Improved Sex Ed in Ontario

Sex Ed Protesters
Some people don’t think children should learn about sex until they start experimenting for themselves.
Source: http://news.nationalpost.com/2015/02/26/michael-coren-why-critics-of-ontarios-new-sex-ed-curriculum-are-wrong/

Our Ontario government right now is attempting to push through new and improved sex education. And by attempting, I mean it is really a matter of time since they have a majority government, barring some disastrous uproar of protest that make them back down. One key concept that undergirds much of the curriculum is consent. Specific elements include same-sex families discussed in grade 3, puberty in grade 6, and STDs and sexting in Grade 7.

This is definitely a good thing.

Unfortunately, many are up in arms over this, including many Christians. As far as I have been able to hear, it all boils down to “we’re uncomfortable with our kids knowing anything about sex.” I’m sorry to break this to them, but that isn’t an option. They are humans. They are going to learn about sex. The question isn’t whether they will learn, it’s whether they will learn something healthy or something unhealthy.

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Thoughts on Selma

Selma movie posterI know I’m way behind on this one, but we finally went to see Selma. Best movie of the year for me, although I’ll reserve any comments on how big of an Oscar snub it was since the only of the Best Picture nominees I saw was Birdman (hated it) and part of Grand Budapest Hotel (I think I was way too tired that night to understand it).

No Whitewashed MLK

The overall aspect that I loved is how MLK was not whitewashed. He was not tamely petitioning for change the way most white people tell the story. He did not play well with the rules of respectability politics. He was firm in believing nonviolent resistance was the Jesus way and the most effective way, but he definitely stirred up a lot of trouble and was pretty unashamedly abrasive in getting his point across.

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We Need Confession

Things like shame, fear, and judgementalism have no place in the Christian life. The perfect love of Jesus casts out that stuff. We have new life in Jesus. We face no condemnation. That is all true and very important to remember.

I talk about that kind of thing a lot, but sometimes we over-correct and become afraid of confession. One phrase I’ve heard is that we are Easter people, not Good Friday people. Yes, that’s true. That is where our hope is found. But by definition Easter could not have happened without Good Friday. Jesus couldn’t have been resurrected if he didn’t die first. We, like Jesus, have new life, but the process of that new life isn’t comfortable. It would be wrong to celebrate Easter without Good Friday just as it would be wrong to celebrate Good Friday without Easter.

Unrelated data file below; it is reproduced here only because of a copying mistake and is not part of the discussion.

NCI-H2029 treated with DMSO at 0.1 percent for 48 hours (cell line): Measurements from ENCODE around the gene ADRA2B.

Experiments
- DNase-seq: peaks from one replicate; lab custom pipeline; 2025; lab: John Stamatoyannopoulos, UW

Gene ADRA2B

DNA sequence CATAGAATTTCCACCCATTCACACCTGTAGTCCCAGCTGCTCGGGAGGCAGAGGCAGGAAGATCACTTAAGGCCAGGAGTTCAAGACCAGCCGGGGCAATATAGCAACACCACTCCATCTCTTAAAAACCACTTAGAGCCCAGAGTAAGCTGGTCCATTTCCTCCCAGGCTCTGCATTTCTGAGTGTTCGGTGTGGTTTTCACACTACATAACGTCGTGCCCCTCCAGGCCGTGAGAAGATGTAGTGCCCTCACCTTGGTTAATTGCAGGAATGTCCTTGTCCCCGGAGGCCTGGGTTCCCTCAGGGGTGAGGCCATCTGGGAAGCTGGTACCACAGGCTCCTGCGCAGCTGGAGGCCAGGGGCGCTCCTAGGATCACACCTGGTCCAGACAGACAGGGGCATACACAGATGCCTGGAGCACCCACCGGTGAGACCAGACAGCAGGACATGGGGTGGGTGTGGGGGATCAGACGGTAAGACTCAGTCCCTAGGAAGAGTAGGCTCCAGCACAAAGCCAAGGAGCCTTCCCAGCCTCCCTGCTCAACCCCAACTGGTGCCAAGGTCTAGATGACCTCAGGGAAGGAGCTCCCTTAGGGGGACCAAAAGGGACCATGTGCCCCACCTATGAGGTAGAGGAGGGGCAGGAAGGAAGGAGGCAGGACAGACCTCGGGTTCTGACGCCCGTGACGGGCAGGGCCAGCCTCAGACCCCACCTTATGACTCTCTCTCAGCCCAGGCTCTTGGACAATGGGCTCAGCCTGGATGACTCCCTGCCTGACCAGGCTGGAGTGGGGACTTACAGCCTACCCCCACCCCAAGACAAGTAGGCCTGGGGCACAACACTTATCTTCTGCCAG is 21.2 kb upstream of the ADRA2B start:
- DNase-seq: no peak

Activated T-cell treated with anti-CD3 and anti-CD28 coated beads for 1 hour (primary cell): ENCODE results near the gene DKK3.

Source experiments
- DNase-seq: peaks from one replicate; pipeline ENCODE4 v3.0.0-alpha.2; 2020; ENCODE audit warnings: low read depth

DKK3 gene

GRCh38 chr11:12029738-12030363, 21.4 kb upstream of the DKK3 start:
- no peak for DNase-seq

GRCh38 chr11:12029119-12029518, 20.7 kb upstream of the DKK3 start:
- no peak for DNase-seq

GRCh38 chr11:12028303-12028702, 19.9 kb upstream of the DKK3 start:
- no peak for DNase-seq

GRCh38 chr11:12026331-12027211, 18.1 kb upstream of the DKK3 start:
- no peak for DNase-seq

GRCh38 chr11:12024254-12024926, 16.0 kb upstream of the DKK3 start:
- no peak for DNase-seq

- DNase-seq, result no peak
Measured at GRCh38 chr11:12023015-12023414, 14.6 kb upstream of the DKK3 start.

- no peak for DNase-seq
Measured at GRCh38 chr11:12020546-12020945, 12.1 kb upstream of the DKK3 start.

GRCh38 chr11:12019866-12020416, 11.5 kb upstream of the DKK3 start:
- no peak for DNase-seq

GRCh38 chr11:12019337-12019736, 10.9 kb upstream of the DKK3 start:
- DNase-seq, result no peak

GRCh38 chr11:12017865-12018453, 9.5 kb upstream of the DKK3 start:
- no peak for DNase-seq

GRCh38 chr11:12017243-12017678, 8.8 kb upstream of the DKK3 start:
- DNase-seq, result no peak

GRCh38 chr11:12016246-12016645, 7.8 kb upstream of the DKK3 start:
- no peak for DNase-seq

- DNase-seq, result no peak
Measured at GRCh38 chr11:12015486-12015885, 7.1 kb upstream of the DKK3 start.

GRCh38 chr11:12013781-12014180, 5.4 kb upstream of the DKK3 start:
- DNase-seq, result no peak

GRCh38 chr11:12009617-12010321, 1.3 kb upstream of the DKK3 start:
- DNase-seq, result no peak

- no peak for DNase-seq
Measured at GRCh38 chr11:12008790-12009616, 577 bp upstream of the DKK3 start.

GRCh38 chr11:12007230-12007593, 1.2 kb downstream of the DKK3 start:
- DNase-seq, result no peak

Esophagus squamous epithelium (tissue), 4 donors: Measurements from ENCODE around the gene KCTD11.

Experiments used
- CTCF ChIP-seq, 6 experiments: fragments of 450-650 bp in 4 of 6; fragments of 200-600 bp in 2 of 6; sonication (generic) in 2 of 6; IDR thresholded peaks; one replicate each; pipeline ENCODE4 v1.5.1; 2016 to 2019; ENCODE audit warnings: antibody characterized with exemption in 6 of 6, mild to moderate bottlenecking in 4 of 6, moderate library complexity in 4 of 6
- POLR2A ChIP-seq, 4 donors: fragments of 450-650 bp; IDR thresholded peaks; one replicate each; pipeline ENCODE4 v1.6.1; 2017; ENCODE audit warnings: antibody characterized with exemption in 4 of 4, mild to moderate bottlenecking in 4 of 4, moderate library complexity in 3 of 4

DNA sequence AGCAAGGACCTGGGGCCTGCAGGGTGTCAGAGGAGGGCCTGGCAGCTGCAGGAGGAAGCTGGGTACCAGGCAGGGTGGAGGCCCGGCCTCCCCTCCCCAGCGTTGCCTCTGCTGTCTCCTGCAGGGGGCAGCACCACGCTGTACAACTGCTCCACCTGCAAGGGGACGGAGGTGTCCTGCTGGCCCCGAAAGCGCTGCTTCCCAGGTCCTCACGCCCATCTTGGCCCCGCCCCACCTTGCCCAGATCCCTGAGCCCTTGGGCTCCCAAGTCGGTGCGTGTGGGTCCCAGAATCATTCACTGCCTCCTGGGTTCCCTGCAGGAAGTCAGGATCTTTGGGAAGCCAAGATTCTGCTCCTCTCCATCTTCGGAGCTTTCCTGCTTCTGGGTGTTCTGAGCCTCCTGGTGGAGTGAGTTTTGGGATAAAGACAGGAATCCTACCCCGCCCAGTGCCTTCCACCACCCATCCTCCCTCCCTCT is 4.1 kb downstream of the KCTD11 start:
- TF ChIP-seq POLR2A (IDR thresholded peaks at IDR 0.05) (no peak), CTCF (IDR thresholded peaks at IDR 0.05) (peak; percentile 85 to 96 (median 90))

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About MennoNerds

Recently I was talking about stuff on WikiGodPod, a podcast out of the Greater Toronto Area (I live close to the GTA in Kitchener) centred around our stories and how that shapes how we understand God. I’m not somebody who speaks well without preparation, so the potential questions were sent in advance and I spent a few hours the night before and morning of planning. I figure since I already spent those hours writing notes, I may as well clean them up a bit and publish them here.

The next question(s), then, adapted to be more chronological:

What is the MennoNerds network?

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#ChapelHillShooting and Islamophobic Narrative

23-year-old Deah Shaddy Barakat, his wife, Yusor Mohammad Abu-Salha, 21, and her sister, Razan Mohammad Abu-Salha, 19
The victims: 23-year-old Deah Shaddy Barakat, his wife, Yusor Mohammad Abu-Salha, 21, and her sister, Razan Mohammad Abu-Salha, 19
Source: http://www.independent.co.uk/news/world/americas/chapel-hill-shooting-three-young-muslims-gunned-down-in-north-carolina-at-their-family-home-10037734.html

This is another example where I am glad to be a regular Twitter user. If not for Twitter, I may not have even heard about the shooting at Chapel Hill in North Carolina. Three young Muslim students (1 male, 2 female) were killed by a middle-aged, white, atheist man named Craig Stephen Hicks. The mainstream media (MSM) has been pretty much silent on it so far.